Unless you play a lot of computer games, you've probably never heard of Sid Meier. But mention the name to the people whose purchases fund the $5.5-billion-a-year electronic gaming industry and, chances are, you'll get fawning responses.
"To me and many other strategy garners, Sid is God," gushes long-time fan Rod Ramsey, a 31-year-old Atlanta banking software programmer who often discusses the designer's games on Internet newsgroups like comp.sys.ibm.pc.games.
"Sid Meier is the closest the computer gaming industry has to a Steven Spielberg," agrees Terry Coleman, the reviews editor for Computer Gaming World magazine.
Play Civilization once and you'll see why. The game can be tremendously addicting. You start from scratch at the dawn of human civilization, with the goal of ruling the world. Before long, you're battling Mongol hordes to grab as much of their fertile land as possible, while Babylonian soldiers are landing on both of your coasts. Suddenly, the citizens in one of your towns start to riot. Their morale is low. They don't want to build catapults anymore. They want to build a temple! A temple! Can you believe it? How many Babylonians can you fend off with a temple? Computer games like Duke Nukem let you blow things to pieces, but Civilization lets you taste the same thirst for power that drove Julius Caesar.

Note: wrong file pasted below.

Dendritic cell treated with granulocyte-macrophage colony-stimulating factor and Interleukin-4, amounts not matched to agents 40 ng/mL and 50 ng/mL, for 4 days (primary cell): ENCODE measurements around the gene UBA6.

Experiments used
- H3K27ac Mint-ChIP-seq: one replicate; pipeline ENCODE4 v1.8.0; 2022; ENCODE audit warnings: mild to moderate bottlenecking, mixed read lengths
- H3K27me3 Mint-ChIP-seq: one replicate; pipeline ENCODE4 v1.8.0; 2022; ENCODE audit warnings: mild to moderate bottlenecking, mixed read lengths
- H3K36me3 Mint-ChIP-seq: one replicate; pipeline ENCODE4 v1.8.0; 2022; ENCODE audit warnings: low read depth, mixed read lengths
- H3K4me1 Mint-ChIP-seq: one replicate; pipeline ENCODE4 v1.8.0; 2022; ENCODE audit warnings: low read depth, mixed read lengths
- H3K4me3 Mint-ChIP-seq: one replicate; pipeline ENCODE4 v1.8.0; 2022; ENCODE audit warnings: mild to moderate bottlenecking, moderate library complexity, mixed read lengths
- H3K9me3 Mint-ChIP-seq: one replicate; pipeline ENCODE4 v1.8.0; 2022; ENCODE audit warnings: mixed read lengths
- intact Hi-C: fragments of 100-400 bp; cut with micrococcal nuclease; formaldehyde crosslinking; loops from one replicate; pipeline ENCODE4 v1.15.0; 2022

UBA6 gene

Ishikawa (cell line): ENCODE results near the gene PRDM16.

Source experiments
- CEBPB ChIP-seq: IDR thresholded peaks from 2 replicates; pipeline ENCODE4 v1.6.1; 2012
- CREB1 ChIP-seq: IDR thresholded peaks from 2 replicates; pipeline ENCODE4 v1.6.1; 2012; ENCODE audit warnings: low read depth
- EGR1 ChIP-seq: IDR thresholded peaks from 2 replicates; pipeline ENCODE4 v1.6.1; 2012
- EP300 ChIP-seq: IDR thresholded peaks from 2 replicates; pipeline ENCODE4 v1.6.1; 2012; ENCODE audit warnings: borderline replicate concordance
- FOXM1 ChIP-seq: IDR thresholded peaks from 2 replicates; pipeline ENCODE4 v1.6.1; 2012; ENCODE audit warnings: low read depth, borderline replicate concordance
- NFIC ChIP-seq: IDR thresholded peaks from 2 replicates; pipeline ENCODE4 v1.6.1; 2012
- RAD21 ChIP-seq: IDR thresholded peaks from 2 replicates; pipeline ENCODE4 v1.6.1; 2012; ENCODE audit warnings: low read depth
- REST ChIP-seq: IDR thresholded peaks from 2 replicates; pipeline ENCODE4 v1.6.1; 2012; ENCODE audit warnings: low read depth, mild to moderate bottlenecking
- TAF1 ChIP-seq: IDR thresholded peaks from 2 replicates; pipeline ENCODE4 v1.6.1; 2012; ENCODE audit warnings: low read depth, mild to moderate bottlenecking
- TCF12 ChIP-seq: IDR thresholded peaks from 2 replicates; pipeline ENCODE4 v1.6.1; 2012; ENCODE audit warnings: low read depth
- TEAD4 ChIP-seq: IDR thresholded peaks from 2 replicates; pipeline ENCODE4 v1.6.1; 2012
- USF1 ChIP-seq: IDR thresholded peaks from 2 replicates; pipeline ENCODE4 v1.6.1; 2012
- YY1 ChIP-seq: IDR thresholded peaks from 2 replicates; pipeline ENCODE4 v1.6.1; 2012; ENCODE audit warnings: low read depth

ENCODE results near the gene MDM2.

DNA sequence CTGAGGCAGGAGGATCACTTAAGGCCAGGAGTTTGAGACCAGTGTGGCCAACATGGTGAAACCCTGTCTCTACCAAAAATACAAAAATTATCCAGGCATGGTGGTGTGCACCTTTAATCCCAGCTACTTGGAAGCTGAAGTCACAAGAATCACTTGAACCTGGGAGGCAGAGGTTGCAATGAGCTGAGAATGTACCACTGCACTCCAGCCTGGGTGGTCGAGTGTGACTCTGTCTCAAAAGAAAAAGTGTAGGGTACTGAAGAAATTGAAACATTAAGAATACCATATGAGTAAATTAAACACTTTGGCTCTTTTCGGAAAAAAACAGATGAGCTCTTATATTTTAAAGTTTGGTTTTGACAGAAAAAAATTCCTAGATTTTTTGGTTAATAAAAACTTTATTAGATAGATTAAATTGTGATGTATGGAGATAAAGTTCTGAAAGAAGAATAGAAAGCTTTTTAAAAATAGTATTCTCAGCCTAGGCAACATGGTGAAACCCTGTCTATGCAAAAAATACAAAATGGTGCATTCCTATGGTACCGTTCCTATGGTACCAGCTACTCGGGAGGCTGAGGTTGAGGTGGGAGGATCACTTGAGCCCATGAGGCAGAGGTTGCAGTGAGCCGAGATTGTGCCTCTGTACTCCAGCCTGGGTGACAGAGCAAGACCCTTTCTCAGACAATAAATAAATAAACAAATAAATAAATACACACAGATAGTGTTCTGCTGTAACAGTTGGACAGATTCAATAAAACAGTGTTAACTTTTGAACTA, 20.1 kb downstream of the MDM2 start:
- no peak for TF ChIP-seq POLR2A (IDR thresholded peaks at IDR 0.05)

Though the world-building game SimCity came earlier, it was Meier's ingenious and intricate 1991 game that experts considered revolutionary. In fact, it's hard to overstate the influence Civilization had on the insular computer gaming industry. In February, when the respected gaming magazine Next Generation listed the 50 greatest games of all time, Civilization was ranked number four, behind only Tetris, the Mario series, and Nintendo's Zelda series. Not only did Civilization revive game genres thought to be dead-those based on history or strategy- but it demonstrated the potential complexity of the medium, offering players a seemingly endless variety of challenges and situations. With Civilization, it was as if the computer took on a life of its own.